Isaac E. Ramos Oliveras

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The smell of a whole, roasted pig drifts through every corner of the house.  The house sits atop a cliff near Ciales River, so the air is chilly and comfortable. It’s New Years, 2008, and without fail my grandparents’ house is crowded with aunts, uncles, cousins, sisters and brothers and their kitchen is full of typical food like arroz con gandules, lechón asao’, pasteles de masa, morcillas (blood sausages,) and potato and macaroni salads, among others.

This has been our typical gathering since I can remember, a house full of my many relatives and kids running around like crazy little animals. Then there’s my uncles and aunts playing at the many domino tables, each with a can of beer by their side. There is unnecessary amounts of alcohol, as in, a lot. Coors Light and other beers sit in ice under a table that also holds bottles of Pitorro (an illegal drink made of fermented fruit,) Ron Cañita, Coquito, Bacardi, DonQ, a variety of wines. Alcohol is a pretty big thing in my family, I have come to realize. But to me, what makes every celebration complete, is my great-grandfather, Pilar García, playing and singing for the enjoyment of all.

When he plays the cuatro and guitar at our family celebrations he sits in the corner of the room. He hugs his instrument tightly, singing and strumming tunes that come naturally to him. They’re mostly slow songs, and I don’t think I could name them. Sometimes I think he improvises them, which is impressive since his lyrics are very clever, telling stories about people he knows, or describing scenes from nature.

Bisabuelo Pilar with a great-granddaughter.

Bisabuelo Pilar is definitely a hero figure in my life. His stories of how he worked as  a farmer and builder at a very young age for long arduous hours under the blazing sun for five to ten cents a day shows how much honor the responsibility a job and family represented to him. The most fascinating aspect of his stories for me is that though his life was extremely difficult and very far from my own experience, he never complains about the way his life turned out. Imagine raising fifteen children near Ciales River, with great poverty and without much help from anyone at all.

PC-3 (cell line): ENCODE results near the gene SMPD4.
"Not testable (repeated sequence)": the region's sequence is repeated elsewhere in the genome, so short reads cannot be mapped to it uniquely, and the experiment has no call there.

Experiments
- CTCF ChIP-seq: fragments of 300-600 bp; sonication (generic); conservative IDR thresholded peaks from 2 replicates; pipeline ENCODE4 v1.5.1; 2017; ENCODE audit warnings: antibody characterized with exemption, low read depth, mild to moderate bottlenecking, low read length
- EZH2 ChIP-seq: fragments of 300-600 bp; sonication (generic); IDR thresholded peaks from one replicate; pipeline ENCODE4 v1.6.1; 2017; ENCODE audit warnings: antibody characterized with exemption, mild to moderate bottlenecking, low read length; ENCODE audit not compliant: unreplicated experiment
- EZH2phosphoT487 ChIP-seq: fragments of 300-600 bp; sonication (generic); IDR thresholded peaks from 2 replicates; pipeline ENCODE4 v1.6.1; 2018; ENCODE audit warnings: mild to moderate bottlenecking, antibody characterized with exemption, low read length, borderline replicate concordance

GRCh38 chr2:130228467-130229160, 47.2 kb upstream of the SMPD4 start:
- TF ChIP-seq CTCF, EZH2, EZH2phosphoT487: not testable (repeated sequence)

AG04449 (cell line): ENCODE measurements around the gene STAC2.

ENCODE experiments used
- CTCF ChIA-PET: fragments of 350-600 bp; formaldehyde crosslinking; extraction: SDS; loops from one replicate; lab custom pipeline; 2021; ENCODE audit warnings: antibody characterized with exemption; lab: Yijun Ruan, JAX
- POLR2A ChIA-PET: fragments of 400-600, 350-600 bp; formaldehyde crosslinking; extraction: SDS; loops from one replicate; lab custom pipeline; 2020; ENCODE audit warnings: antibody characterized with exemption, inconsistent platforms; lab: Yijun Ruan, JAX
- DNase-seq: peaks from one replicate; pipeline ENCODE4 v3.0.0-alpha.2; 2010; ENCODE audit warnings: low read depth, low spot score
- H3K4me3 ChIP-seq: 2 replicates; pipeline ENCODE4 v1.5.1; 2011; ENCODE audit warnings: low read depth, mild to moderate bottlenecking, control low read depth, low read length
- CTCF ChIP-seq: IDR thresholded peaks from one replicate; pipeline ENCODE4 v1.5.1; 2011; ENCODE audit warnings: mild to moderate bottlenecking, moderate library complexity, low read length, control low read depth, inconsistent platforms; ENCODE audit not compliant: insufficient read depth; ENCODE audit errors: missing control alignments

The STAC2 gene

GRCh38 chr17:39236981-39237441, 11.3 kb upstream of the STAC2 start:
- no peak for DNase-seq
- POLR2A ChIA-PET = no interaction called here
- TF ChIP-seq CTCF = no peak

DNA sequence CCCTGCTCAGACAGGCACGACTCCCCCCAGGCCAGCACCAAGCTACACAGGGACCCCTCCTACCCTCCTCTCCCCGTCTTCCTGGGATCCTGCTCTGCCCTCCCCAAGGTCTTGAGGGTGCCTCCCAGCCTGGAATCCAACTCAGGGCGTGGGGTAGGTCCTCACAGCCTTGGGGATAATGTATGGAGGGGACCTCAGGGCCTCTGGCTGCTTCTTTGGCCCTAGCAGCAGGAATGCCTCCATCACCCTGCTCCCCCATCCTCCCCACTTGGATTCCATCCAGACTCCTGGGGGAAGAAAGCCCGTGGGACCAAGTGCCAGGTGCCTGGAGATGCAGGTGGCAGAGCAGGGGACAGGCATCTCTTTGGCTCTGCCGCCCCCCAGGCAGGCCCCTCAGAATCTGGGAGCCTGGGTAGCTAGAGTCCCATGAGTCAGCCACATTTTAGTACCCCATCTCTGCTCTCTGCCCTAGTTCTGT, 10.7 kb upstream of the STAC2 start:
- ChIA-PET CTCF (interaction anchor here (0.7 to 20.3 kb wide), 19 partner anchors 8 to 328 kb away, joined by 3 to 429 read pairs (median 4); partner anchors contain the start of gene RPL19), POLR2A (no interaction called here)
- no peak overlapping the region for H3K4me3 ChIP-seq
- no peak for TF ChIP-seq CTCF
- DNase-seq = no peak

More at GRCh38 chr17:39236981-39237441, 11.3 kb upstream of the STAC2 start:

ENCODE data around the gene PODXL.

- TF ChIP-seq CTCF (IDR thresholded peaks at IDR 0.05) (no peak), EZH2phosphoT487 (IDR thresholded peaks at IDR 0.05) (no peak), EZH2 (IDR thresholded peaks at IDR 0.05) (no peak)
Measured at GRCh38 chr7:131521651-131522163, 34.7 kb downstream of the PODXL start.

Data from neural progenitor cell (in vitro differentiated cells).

He is a proud jíbaro, wearing his distinctive hat made of hay everywhere he goes. At ninety-one-years-old, he still enjoys going about the hills near his small country house, digging the soils for some of the best verduras (root vegetables) in town. He is without a doubt a man of strong heart, body and faith. Maybe drinking a shot or two of Palo Viejo every day helps him in some way too.

I remember one of my last visits to his small wooden house with my mother, Mayra, and my sister, Tania. My grandmother, Abuela Jean, who is also Pilar’s daughter, her sister (my great-aunt,) Tia Blanquin, also joined us. They are the eldest of Pilar’s fifteen children.


Bisabuelo was sleeping when we entered the house. Tears rolled down his cheek, even in his sleep.  Yet when he awoke and noticed us there, he quickly blessed us. “Dios te bendiga,” he said with a smile.